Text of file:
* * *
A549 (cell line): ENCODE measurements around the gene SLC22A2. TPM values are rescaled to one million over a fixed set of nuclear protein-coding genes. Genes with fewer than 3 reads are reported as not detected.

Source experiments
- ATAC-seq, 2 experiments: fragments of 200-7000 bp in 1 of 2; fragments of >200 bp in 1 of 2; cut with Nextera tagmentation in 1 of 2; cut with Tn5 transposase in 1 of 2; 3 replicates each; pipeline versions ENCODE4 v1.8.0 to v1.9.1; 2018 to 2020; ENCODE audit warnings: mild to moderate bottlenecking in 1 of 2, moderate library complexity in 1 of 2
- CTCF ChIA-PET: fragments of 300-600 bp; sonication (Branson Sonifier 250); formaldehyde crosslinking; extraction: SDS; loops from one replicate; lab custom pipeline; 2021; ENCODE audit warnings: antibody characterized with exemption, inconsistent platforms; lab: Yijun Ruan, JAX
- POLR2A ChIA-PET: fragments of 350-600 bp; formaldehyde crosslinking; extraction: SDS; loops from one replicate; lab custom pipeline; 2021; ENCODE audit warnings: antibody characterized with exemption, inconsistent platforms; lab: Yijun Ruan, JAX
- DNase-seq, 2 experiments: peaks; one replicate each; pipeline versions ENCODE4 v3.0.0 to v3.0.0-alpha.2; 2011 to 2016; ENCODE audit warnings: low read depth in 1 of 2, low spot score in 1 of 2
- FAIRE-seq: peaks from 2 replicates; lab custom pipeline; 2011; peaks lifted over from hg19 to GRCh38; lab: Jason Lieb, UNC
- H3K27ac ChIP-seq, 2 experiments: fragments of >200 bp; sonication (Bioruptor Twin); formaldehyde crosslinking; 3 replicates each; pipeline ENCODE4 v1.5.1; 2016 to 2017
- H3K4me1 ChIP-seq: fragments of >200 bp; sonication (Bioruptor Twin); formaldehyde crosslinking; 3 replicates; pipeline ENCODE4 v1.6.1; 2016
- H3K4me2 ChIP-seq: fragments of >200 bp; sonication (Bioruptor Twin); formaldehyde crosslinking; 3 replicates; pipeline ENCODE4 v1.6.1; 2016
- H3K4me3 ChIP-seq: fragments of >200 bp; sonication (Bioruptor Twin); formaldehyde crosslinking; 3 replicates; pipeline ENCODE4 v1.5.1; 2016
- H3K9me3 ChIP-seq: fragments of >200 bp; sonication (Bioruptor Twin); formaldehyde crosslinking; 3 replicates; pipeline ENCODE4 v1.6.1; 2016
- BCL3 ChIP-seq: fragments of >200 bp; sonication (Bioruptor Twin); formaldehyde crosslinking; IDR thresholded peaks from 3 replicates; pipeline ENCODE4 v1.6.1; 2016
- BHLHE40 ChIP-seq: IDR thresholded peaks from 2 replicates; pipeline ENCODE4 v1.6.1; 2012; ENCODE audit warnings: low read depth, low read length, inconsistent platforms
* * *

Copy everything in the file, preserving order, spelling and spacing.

A549 (cell line): ENCODE measurements around the gene SLC22A2. TPM values are rescaled to one million over a fixed set of nuclear protein-coding genes. Genes with fewer than 3 reads are reported as not detected.

Source experiments
- ATAC-seq, 2 experiments: fragments of 200-7000 bp in 1 of 2; fragments of >200 bp in 1 of 2; cut with Nextera tagmentation in 1 of 2; cut with Tn5 transposase in 1 of 2; 3 replicates each; pipeline versions ENCODE4 v1.8.0 to v1.9.1; 2018 to 2020; ENCODE audit warnings: mild to moderate bottlenecking in 1 of 2, moderate library complexity in 1 of 2
- CTCF ChIA-PET: fragments of 300-600 bp; sonication (Branson Sonifier 250); formaldehyde crosslinking; extraction: SDS; loops from one replicate; lab custom pipeline; 2021; ENCODE audit warnings: antibody characterized with exemption, inconsistent platforms; lab: Yijun Ruan, JAX
- POLR2A ChIA-PET: fragments of 350-600 bp; formaldehyde crosslinking; extraction: SDS; loops from one replicate; lab custom pipeline; 2021; ENCODE audit warnings: antibody characterized with exemption, inconsistent platforms; lab: Yijun Ruan, JAX
- DNase-seq, 2 experiments: peaks; one replicate each; pipeline versions ENCODE4 v3.0.0 to v3.0.0-alpha.2; 2011 to 2016; ENCODE audit warnings: low read depth in 1 of 2, low spot score in 1 of 2
- FAIRE-seq: peaks from 2 replicates; lab custom pipeline; 2011; peaks lifted over from hg19 to GRCh38; lab: Jason Lieb, UNC
- H3K27ac ChIP-seq, 2 experiments: fragments of >200 bp; sonication (Bioruptor Twin); formaldehyde crosslinking; 3 replicates each; pipeline ENCODE4 v1.5.1; 2016 to 2017
- H3K4me1 ChIP-seq: fragments of >200 bp; sonication (Bioruptor Twin); formaldehyde crosslinking; 3 replicates; pipeline ENCODE4 v1.6.1; 2016
- H3K4me2 ChIP-seq: fragments of >200 bp; sonication (Bioruptor Twin); formaldehyde crosslinking; 3 replicates; pipeline ENCODE4 v1.6.1; 2016
- H3K4me3 ChIP-seq: fragments of >200 bp; sonication (Bioruptor Twin); formaldehyde crosslinking; 3 replicates; pipeline ENCODE4 v1.5.1; 2016
- H3K9me3 ChIP-seq: fragments of >200 bp; sonication (Bioruptor Twin); formaldehyde crosslinking; 3 replicates; pipeline ENCODE4 v1.6.1; 2016
- BCL3 ChIP-seq: fragments of >200 bp; sonication (Bioruptor Twin); formaldehyde crosslinking; IDR thresholded peaks from 3 replicates; pipeline ENCODE4 v1.6.1; 2016
- BHLHE40 ChIP-seq: IDR thresholded peaks from 2 replicates; pipeline ENCODE4 v1.6.1; 2012; ENCODE audit warnings: low read depth, low read length, inconsistent platforms